Remove the unloader valve from the reservoir.
The valve is dismantled by removing the screwed caps retaining the filter and the check valve. Unseal and remove the top cover containing the piston spring adjuster; care is necessary during this operation as the spring is under compression. Take out the piston spring.
Remove the cover below the bellows.
Hold the piston from rotating by means of the two slots at the top and use a 1/8 Whitworth box spanner to unscrew the set-screw securing the bellows to the lower end of the piston.
Draw out the piston from the top and the bellows from the bottom of the body. Check that the piston works smoothly in its bore without any sticking. Lap the piston valve lightly on to its seat using metal polish.
Check that the piston spring and the check valve spring. If any signs of distortion or corrosion are present, the springs should be renewed.
Carefully examine the bellows for deterioration or distortion.
Examine the check valve rubber. This should be wiped with a clean rag or if damaged renewed. No attempt must be made to clean the seat with abrasive or a cutting tool.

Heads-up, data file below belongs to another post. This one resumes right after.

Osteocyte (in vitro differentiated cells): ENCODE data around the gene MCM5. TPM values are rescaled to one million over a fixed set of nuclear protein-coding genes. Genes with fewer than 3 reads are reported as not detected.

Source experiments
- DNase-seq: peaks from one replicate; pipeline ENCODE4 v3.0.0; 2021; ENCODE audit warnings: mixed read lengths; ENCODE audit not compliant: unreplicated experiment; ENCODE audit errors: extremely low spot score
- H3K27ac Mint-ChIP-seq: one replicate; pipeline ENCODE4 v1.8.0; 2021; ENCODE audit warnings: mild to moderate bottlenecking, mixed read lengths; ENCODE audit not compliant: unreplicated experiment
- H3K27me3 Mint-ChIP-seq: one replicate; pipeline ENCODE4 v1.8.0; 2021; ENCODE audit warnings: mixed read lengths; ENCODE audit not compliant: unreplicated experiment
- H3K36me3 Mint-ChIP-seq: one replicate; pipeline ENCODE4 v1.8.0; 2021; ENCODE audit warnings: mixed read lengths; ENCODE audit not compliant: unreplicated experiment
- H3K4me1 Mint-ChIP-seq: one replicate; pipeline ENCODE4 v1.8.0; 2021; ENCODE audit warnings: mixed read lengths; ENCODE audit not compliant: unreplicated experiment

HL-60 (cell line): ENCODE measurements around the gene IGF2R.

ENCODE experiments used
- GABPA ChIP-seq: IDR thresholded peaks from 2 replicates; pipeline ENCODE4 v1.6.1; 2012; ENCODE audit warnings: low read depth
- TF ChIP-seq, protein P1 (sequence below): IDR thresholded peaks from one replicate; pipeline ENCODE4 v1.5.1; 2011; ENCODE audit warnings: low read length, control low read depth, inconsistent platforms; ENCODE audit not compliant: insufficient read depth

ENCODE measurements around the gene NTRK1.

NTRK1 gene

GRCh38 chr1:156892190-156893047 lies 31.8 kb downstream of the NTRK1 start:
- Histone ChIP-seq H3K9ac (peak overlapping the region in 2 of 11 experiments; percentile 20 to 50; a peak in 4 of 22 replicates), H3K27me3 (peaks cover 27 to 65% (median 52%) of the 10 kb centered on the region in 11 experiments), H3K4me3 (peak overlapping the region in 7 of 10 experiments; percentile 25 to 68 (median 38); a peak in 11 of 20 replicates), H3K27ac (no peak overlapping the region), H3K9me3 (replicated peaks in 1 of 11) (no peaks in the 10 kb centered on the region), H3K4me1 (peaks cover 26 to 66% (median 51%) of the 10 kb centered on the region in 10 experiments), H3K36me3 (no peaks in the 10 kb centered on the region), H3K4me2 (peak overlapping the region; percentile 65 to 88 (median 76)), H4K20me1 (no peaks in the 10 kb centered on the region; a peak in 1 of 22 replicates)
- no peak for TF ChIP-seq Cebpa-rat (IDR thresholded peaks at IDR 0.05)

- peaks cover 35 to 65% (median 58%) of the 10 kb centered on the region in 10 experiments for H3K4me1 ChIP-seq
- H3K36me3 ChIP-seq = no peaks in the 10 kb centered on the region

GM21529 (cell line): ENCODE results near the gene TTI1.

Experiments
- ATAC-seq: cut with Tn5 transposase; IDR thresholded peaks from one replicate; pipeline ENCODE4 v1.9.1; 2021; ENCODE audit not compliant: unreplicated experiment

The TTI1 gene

Wash the felt pads of the inlet and exhaust filters in paraffin.
The various jointing gaskets and washers is in other than perfect condition must be renewed.
Assemble by reversing the procedure for dismantling, noting the following points:-
Lightly oil all moving parts.
A copper washer is fitted under the head of the set-screw securing the bellows to the lower end of the piston and another between the bellows and the piston.
Charge the reservoir by running the compressor or by admitting air from an air line. The unloader valve should be adjusted to unload when the reservoir pressure gauge indicates 95 psi.
Slowly lower the reservoir pressure by opening the drain plug or cock. The unloader valve should cut in again at 75 to 80 psi.
Close the drain plug or cock and charge the reservoir to 95 psi, checking meanwhile that there is no escape of air through the exhaust silencer, or from any of the joints surrounding the unloader valve.
The unloader cut-out pressure is adjusted by slackening of the locknut and turning the adjusting thimble clockwise to increase and anti-clockwise to decrease the pressure. When increasing the pressure it is desirable to screw down the thimble just beyond the desired point and then turn it back, so avoiding any twisting of the spring that will affect the setting. Tighten the locknut and recheck the setting.
There is no adjustment for the cut-in pressure, and if this is low, the unloader valve must be dismantled again and checked. It is important that the reservoir pressure does not fall below the cut-in pressure but it does not matter if the actual cut-in pressure is a little higher.